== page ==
It has become clear that virtually no gas transmission developments in Europe, including the collapsed effort to privatize Greece’s natural gas grid operator DESFA, can be assessed without factoring in the role of Russian energy giant Gazprom.
All companies linked to the DESFA sale ordeal – the candidate buyers Azerbaijan’s Socar and Italy’s Snam, as well as Belgium’s Fluxys, an early candidate whose interest waned before apparently rebounding more recently – are associated with the Southern Corridor, Gazprom’s natural gas supply plan for the European market’s south.
Gazprom is promoting the prospects of “Turkish Stream” and making plans for an additional route, via Greece, for natural gas supply to the EU. The Russian company is making careful and decisive moves to establish agreements for the first route through Turkey and is also engaged in talks with the European Commission for the route’s extension through Greece.
The significance of today’s three-way meeting in Moscow between Gazprom, Edison and DEPA, Greece’s Public Gas Corporation, for talks on the pipeline route through Greece, not long after the DESFA sale’s collapse, cannot be overlooked.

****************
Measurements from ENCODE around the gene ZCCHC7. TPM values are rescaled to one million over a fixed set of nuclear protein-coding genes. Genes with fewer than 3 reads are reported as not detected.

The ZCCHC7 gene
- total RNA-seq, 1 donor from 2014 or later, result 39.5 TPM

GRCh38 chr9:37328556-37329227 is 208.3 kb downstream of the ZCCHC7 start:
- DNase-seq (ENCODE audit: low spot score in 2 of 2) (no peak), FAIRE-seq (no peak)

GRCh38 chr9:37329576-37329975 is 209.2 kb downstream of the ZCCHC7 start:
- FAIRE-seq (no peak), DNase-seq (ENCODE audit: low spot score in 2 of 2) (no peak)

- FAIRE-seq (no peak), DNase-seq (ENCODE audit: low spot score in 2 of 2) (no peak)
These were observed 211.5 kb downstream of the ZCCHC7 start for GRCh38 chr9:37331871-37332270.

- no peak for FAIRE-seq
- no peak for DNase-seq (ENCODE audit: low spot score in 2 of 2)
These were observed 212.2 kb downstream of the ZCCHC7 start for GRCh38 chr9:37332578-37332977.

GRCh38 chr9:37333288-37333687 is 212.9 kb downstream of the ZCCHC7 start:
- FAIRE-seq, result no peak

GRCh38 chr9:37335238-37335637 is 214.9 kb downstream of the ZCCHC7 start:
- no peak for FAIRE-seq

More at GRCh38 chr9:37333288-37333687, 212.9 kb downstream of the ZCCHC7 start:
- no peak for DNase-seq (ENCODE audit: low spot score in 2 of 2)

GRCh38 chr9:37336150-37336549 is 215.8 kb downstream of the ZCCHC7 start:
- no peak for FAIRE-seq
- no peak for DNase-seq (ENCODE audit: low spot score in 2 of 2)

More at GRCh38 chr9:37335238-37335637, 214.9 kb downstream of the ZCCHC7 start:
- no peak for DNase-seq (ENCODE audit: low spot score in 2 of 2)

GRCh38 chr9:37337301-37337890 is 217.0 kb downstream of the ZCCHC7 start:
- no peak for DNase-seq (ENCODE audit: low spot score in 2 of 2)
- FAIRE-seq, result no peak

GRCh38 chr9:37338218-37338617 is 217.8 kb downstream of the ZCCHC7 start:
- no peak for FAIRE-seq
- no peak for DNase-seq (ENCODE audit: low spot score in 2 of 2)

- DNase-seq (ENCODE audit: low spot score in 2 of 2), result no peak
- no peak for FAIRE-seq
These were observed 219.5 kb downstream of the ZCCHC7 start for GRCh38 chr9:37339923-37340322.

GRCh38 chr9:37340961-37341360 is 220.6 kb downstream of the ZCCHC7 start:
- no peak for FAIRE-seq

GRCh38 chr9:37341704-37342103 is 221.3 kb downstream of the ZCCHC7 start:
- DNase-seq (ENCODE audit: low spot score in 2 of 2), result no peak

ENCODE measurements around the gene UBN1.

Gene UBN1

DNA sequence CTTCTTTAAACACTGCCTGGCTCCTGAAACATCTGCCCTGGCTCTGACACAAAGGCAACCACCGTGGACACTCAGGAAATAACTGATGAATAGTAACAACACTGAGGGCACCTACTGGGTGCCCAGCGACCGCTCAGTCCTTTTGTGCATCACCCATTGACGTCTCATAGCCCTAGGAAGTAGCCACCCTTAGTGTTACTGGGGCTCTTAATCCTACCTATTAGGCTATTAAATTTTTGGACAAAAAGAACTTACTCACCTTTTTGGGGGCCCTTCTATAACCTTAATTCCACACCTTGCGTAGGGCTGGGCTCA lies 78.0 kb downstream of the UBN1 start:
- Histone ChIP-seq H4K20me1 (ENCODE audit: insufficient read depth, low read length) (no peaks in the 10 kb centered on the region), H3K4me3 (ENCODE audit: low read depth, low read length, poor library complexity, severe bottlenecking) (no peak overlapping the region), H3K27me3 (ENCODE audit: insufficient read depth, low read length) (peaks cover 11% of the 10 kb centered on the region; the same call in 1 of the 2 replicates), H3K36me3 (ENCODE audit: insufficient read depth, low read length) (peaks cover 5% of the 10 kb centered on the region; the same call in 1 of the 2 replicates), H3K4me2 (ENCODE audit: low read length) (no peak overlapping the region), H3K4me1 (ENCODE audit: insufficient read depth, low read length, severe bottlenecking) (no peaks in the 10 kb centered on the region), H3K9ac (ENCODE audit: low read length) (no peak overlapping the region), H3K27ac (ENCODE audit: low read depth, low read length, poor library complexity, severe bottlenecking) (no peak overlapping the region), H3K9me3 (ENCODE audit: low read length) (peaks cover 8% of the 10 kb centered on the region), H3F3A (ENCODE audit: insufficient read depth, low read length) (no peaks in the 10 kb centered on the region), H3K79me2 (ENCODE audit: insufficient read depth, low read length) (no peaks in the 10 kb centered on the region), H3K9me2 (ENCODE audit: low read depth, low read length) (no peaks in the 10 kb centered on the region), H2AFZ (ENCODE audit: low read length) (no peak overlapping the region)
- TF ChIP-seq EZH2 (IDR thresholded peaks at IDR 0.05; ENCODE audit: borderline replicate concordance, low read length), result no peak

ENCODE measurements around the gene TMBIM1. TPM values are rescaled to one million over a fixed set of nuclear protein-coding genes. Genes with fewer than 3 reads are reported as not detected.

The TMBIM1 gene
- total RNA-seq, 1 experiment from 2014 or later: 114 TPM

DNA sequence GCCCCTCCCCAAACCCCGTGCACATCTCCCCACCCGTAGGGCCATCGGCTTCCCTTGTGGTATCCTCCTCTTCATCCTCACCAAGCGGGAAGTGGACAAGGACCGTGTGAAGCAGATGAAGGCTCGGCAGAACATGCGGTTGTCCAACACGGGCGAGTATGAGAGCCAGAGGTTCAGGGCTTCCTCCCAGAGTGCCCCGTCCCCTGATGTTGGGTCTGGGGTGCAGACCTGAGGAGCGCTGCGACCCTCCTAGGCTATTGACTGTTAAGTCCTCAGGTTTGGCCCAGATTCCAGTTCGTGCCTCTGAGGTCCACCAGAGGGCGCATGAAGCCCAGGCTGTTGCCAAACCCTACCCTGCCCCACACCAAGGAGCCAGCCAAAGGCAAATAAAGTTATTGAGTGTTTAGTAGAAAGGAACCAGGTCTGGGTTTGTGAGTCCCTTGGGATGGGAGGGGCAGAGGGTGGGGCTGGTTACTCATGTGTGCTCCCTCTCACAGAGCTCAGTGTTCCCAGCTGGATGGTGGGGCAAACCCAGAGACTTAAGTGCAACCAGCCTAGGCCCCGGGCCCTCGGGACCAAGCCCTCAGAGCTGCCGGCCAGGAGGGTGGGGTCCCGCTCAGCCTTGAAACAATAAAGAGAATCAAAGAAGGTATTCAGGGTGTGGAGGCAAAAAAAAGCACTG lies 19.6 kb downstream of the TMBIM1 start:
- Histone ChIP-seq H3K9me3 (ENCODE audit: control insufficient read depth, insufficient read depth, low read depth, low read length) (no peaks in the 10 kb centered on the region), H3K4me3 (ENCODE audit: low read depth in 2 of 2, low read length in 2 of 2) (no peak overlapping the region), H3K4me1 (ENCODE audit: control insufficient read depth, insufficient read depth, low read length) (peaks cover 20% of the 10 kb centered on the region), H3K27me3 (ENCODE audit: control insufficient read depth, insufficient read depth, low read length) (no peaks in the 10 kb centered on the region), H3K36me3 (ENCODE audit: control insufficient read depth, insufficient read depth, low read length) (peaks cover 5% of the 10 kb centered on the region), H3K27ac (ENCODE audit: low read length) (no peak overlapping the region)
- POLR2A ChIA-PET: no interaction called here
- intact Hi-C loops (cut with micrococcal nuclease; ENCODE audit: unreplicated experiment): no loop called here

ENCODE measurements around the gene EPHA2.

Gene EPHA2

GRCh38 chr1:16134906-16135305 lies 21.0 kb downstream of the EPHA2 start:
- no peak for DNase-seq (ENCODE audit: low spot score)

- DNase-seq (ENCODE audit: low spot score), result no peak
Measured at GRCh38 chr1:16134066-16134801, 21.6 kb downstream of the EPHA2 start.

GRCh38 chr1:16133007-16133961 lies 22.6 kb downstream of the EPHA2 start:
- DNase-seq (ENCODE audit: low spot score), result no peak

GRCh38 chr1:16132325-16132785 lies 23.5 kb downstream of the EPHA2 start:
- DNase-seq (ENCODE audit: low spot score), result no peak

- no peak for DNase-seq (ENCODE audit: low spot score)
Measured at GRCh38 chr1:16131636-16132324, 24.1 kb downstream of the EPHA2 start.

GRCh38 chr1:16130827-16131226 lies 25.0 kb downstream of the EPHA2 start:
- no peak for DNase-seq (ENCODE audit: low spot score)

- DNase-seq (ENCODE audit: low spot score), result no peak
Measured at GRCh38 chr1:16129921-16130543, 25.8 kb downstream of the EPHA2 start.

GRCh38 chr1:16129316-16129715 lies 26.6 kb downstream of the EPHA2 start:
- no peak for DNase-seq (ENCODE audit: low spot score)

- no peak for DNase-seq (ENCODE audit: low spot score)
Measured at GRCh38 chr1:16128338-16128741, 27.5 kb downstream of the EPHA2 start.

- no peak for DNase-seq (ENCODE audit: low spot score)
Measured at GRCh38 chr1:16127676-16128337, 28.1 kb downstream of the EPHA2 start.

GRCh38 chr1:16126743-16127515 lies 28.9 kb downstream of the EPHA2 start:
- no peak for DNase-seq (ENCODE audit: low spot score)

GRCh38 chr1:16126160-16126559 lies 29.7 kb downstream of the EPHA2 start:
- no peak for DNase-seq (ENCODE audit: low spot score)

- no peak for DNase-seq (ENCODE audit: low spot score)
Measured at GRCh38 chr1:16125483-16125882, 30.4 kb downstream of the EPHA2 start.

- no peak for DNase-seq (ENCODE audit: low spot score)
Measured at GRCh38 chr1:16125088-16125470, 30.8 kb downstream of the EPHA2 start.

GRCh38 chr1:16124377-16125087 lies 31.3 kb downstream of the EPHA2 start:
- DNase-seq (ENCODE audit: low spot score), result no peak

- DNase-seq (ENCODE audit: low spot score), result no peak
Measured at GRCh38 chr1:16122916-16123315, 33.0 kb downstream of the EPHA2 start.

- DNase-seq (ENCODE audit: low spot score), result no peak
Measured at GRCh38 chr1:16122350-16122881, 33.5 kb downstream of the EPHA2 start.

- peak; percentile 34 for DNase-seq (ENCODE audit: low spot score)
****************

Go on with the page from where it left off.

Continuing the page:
The three sides had signed a Memorandum of Understaning in Rome last Ferbruary and could now sign a more specific agreement featuring greater commitments for the Southern Corridor plan. This project would carry Russian natural gas through the Black Sea, Greece and Italy and would utilize work already carried out by DEPA and Edison as part of the sidelined ITGI Poseidon project.
DEPA and Edison had originally established Poseidon as a joint venture in the previous decade to develop the ITGI pipeline, planned to carry Azeri natural gas from Turkey to Greece and then Italy, via a submarine crossing through the Adriatic Sea. However, the the plan was abandoned after Azerbaijan opted to develop the TAP (Trans-Adriatic Pipeline) project instead for this purpose.
Following the recent collapse of the DESFA sale, Socar rushed to announce that the development would not affect its involvement in the TAP project. The Azeri firm holds a 20 percent stake in the TAP consortium. Socar has not ruled out the possibility of expressing renewed interest in DESFA once a new sale attempt is launched.
Ties between Gazprom and Socar are highly complicated. On the one hand, they are the prime players in rival gas pipeline plans, while, on the other, the two are linked by high-level associations concerning Russian government officials and Socar’s president as well as exchange. Gazprom, for exchaneg, supplies gas to Socar with the aim of bolstering the latter’s cash reserves to avoid technical problems that interrupt Russian gas flow.